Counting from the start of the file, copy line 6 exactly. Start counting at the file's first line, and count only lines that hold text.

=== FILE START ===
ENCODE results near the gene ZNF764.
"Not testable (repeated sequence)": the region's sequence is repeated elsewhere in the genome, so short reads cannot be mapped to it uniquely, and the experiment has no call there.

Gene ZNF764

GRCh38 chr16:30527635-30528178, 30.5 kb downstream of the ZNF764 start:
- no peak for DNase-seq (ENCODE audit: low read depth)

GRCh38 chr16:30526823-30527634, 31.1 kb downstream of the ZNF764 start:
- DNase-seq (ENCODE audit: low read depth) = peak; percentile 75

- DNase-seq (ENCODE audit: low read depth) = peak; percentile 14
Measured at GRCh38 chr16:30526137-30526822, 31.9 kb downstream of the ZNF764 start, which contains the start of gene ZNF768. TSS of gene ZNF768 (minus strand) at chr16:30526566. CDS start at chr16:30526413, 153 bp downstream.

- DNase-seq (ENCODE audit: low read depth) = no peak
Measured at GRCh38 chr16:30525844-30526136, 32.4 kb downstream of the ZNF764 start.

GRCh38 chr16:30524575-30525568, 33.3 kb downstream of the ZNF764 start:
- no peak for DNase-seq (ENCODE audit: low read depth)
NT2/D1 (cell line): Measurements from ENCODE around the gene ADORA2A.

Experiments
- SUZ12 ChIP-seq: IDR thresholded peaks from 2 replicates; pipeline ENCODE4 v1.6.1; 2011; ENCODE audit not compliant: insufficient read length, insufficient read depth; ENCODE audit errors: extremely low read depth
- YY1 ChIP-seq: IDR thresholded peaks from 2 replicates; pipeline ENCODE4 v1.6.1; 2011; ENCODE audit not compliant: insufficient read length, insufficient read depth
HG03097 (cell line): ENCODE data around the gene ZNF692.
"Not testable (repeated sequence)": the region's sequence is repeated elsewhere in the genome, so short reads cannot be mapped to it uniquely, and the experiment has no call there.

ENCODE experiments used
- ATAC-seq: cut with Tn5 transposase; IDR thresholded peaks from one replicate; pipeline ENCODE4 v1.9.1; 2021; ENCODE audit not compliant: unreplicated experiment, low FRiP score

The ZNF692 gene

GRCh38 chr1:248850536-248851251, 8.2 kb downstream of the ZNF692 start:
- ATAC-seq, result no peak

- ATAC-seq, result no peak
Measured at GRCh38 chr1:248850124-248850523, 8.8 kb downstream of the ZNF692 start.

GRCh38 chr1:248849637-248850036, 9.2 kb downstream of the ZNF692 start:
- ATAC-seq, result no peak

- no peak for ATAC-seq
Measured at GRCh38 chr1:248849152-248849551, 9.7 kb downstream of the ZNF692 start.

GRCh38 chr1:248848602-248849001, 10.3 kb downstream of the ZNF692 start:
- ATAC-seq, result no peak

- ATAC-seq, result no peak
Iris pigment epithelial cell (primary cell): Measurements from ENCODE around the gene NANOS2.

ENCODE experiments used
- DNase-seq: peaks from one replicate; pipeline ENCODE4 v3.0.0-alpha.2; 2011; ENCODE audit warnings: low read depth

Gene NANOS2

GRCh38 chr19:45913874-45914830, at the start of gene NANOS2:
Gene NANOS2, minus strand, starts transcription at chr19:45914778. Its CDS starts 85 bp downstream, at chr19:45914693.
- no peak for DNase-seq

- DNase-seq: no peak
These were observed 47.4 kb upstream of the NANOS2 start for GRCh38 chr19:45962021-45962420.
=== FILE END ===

GRCh38 chr16:30526823-30527634, 31.1 kb downstream of the ZNF764 start: